Although his father made sure Siddhartha was protected from witnessing any suffering, disease or ugliness, on some of a few consecutive rides he was faced with some lessons from the gods: he encountered the embodiment of old age, disease, death and he was introduced to the idea of the life of withdrawal from the world. These encounters helped Buddha realize that: “Life is subject to age and death. Where is the realm of life in which there is neither age or death” (Smith 84) There are several aspects found in the formation of Buddhism that are common in many religions.

Siddharta began dedicating his life to Raja Yoga through deep meditation. Smith describes how, reminiscent of Jesus’s temptation scene, in the eve of his ministry, Buddha is also tempted by the Evil One. Because it sensed that his antagonists’ success was imminent, he tried to disrupt his meditation by attacking him in form of Kama, the God of Desire and Mara the Lord of Death. Gautama managed to resist temptation and deepened in meditation instead, arriving into the “Great Awakening. ” This is the point where he became the Buddha. He describes this rapture experience of forty-nine days as complete bliss: Nirvana.

Rudolph Otto had introduced the idea of “numinous” as a pristine reality. The word comes from the Latin word “numen” which means ideal in a tangible, physical form. The ideal is so perfect it cannot exist in tangible form. The entire physical world represents an ideal- an impeccable blueprint. We become aware of the absolute, we become sensitive, alert, we realize we are in the presence of far greater, mysterious beyond description” ineffable”. It reminds us how insignificant we are, we are re-prints of that “Real “something. This conclusion makes us humble, reverential, everything else pales in comparison.

Nothing can remain unchanged after the encounter with the numinous. This is exactly how Buddha described his experience with Nirvana. After this experience Buddha decided to dedicate his life witnessing his enlightenment to others, a ministry of forty-five years. The sentence from his death bed that echoed through the ages was:” All compounded things decay, work out your own salvation with diligence. ” (Smith 88) Theravada Buddhism emphasizes the individuality of humans, and not the dependence on other humans or other forms of life or divinity.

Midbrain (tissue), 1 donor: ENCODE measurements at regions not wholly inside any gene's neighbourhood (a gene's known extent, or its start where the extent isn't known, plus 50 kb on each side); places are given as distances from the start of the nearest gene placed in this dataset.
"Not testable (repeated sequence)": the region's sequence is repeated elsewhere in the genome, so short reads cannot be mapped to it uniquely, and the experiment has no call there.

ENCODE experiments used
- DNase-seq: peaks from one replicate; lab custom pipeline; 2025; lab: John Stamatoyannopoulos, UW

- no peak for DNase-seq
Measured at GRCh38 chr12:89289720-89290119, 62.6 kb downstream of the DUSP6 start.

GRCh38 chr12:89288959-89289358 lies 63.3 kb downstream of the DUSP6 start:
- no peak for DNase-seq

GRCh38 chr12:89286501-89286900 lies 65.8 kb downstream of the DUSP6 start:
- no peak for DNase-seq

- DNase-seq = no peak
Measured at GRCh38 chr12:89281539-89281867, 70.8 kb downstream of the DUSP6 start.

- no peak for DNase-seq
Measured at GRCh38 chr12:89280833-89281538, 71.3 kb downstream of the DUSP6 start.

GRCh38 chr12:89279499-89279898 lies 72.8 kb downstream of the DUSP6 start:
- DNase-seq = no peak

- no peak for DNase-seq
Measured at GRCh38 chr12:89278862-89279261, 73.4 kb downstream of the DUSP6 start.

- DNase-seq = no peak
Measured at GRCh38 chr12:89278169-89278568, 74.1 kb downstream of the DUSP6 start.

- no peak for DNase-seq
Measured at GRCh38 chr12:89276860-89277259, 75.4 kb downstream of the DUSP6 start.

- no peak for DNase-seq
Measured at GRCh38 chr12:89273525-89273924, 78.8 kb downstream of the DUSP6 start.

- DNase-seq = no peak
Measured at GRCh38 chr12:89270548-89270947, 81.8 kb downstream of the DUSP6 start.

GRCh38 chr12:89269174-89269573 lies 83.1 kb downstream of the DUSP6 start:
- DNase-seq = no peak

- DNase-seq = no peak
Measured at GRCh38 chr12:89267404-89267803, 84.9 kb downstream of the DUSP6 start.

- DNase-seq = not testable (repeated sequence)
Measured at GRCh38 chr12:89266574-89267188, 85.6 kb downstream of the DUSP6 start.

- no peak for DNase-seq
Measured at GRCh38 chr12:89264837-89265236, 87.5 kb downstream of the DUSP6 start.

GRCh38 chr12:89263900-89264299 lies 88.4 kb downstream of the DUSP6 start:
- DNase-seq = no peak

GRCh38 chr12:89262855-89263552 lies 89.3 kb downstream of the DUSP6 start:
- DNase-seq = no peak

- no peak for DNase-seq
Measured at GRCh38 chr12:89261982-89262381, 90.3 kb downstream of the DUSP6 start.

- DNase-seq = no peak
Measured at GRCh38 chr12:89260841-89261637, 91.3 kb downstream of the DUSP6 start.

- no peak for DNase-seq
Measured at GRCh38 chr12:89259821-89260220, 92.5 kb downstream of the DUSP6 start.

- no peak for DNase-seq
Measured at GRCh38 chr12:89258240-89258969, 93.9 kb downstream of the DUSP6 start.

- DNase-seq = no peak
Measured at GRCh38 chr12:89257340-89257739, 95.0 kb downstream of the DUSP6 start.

It holds that humanity is in its own in the universe and no gods exist to give us miraculous help: “No one saves us but ourselves, No one can and no one may, We ourselves must tread the Path: Buddhas only show the way. ” (Smith 123) Buddha focused his reaching on useful tools for everyday problems, emphasizing the usefulness of his teachings; it was therapeutic, as a major trait of any religion: “One thing I teach: the suffering and the end of suffering. It is just Ill and the ceasing of Ill that I proclaim” (Smith 99);

Buddhism emerged from Hinduism, as a religion that reacted against Hindu perversions; therefore it can be compared to a reformation of another religion. Buddha will criticize and denounce the basic six aspects of Religion: authority, Ritual, Speculation, tradition, Mystery. Instead he preached a religion of relying on self, without rituals or speculations: “whether the world is eternal or not internal…whether a Buddha exists after death or does not exist after death” (Smith 95) was not something to be concerned about, instead he preached a religion of intense self-effort. He said: “Those who relying upon themselves only…. t is they who shall reach the topmost height” ( Smith 95). “Let persons of intelligence come to me, honest, candid, straightforward; I will instruct them, and if they practice as they are taught, they will come to know for themselves and to realize that supreme religion and goal. ” ( Smith 97). Buddhism presents other elements of the religious structure like the Scriptural writings:

The Pali Canon- the ancient canon or authoritative teachings, also named the Tipitaka. Comparable to Christianity, The Triple Gem of the Buddhist tradition are: The Buddha- the prophet, the Dharma- the Scriptures, and the Sangha – the order of bhikshus or monks. Fisher 149) Buddhism is a religion because it offers a recipe for salvation. The Buddhist philosophy starts from the realization of the Four Noble Truths, which apply to all humans: life is Dukkha, suffering. This is caused by Thrishna, the desire for private fulfillment. The cessation of suffering is Nirvana. The recipe to eliminate the suffering is embodied in The Eightfold Path. This method is the Buddhist way to salvation, but it is an internal course of treatment rather than a divine intervention. Buddha believed that humans can train themselves to follow the Path.